Is Walking Good for Lower Back Pain?

Medically Reviewed on 10/13/2021
is walking good for lower back pain
If you have lower back pain, walking may be a particularly good form of exercise to relieve pain, since low-impact activity is less damaging to your joints

If you have lower back pain, walking may be a particularly good form of exercise to relieve pain, since low-impact activity is less damaging to your joints and helps your body maintain bone density. Physiotherapists may recommend retro walking (walking backward) as well as an effective way to manage back pain.

Inflammation and pain can sometimes increase several hours after walking. As a result, even if there is no initial increase in pain, it is best not to overdo it at first. If standing causes pain, consult a doctor or physical therapist before beginning a walking program.

9 home remedies for lower back pain

Chronic low back pain can impair your ability to perform many daily activities, such as bending, reaching, in some cases, even sitting. Back pain can be relieved with the following tips:

  1. Stay hydrated, eat a healthy diet, and get enough sleep.
  2. Maintain a healthy weight.
  3. Warm up and cool down properly before and after exercise to help prevent muscle fatigue, sprains, and injuries.
  4. Perform back and core muscle stretching and strengthening exercises.
  5. Engage in some form of cardiovascular activity regularly to help keep back muscles healthy.
  6. Maintain proper posture and use ergonomic aids as needed, as these may provide the stability that the back requires.
  7. Use a mattress with good back support.
  8. Use topical analgesic balms or take over-the-counter pain relievers, such as Tylenol (acetaminophen), Aleve (naproxen), or Advil or Motrin (ibuprofen).
  9. Take prescribed analgesics, opioids, or nonsteroidal anti-inflammatory drugs. However, they should only be used in the short term since they can be addictive, aggravate depression, and have other side effects.


Nearly everyone has low back pain at some time during their life. See Answer

5 surgeries to treat lower back pain

Depending on the cause of your back pain, your doctor may recommend one of the following surgeries:

  1. Spinal fusion: A bone graft is used to permanently connect two vertebrae.
  2. Artificial disc replacement: Damaged discs are removed and replaced with a synthetic disc, which helps restore height and movement between the vertebrae.
  3. Lumbar decompression: Structures that are pressing on a nerve root are removed either through microdiscectomy (protruding pieces of a herniated disc are removed under microscopic view) or laminectomy (a more open type of surgery in which the facet joints may be trimmed to resolve disc problems).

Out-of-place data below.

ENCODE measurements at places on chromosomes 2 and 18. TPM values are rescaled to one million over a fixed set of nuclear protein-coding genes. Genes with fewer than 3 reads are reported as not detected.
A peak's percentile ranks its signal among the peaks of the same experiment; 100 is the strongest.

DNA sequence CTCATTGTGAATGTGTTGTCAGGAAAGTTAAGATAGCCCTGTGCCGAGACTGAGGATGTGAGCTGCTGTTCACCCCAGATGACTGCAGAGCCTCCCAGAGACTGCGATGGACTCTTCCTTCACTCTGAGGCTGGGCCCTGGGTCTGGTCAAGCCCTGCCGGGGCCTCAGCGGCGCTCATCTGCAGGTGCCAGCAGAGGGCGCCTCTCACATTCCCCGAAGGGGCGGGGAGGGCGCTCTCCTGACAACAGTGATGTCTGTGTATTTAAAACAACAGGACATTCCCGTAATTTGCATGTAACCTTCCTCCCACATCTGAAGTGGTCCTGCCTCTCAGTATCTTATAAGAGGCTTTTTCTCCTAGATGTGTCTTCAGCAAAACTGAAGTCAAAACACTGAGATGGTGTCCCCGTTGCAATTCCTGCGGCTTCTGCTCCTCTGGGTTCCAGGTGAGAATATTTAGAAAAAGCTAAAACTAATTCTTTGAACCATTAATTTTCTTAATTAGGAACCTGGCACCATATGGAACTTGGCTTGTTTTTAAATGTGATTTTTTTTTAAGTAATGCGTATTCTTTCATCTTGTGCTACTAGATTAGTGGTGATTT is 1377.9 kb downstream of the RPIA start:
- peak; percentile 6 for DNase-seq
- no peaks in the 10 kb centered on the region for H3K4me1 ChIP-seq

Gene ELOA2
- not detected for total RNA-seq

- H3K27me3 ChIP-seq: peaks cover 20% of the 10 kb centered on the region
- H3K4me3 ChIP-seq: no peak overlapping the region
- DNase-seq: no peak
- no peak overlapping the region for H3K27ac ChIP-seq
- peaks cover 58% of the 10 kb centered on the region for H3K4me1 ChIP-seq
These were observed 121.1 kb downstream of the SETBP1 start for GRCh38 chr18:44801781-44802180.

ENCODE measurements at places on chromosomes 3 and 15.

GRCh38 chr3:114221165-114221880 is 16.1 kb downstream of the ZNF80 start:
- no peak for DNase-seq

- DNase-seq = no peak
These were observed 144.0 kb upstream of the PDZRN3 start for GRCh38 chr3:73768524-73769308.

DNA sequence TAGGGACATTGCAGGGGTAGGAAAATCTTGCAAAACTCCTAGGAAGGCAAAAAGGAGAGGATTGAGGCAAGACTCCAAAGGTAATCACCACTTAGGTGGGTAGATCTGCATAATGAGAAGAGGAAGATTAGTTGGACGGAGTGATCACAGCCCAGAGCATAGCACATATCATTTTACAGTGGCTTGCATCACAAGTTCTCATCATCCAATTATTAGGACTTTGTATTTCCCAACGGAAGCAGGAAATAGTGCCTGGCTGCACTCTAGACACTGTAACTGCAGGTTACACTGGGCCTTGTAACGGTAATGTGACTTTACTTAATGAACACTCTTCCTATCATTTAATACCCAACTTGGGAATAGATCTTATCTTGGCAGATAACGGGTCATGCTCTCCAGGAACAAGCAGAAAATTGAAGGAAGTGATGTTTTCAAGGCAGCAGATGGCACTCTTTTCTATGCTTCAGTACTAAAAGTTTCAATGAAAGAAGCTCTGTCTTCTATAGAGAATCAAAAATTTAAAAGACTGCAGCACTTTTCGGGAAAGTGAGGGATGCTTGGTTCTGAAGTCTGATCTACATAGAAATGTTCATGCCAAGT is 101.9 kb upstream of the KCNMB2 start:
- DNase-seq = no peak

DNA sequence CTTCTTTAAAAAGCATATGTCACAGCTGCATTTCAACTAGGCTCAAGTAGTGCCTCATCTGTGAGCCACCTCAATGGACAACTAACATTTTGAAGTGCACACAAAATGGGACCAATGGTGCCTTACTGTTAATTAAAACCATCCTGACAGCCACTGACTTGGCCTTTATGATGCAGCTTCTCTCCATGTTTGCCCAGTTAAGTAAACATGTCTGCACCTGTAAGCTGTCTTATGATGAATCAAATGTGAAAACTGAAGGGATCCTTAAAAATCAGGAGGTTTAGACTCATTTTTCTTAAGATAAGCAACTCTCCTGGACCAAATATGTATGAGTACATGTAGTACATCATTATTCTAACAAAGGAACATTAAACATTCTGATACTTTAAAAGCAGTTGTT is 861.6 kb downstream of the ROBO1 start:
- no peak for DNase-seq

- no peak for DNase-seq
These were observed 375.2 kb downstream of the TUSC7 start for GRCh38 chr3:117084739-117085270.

4. Kyphoplasty and vertebroplasty: A balloon is inserted into a compressed vertebra, and bone cement is injected into the vertebra. This procedure is typically used to treat compression fractures or osteoporosis.
  5. Interspinous spacers: Small devices are inserted into the spine to keep the spinal canal open and prevent nerve pinching. It is used to treat patients who have spinal stenosis.

When should I talk to a doctor about lower back pain?

Generally, you should seek medical help if you are not feeling better after 3 days. Contact a doctor if you experience any of the following symptoms in addition to back pain:

  • Difficulty controlling the bowel or bladder function
  • Muscle weakness in the arms or legs that makes walking feel unstable
  • Pain and numbness in the arms or legs, particularly if it worsens when coughing or sitting
  • Sleep deprivation due to increased pain when lying down
  • Fever, weight loss, or other symptoms of illness
Medically Reviewed on 10/13/2021
References [Internet]. Cologne, Germany: Institute for Quality and Efficiency in Health Care (IQWiG); 2006-. Low back pain: Why movement is so important for back pain. 2012 Feb 9 [Updated 2019 Feb 14].

Health Information Translations. Do’s and Don’ts with Low Back Pain.

Medline Plus. Taking Care of Your Back at Home.

Merriam-Webster. Moonwalk. In dictionary. Available at: Accessed October 4, 2021.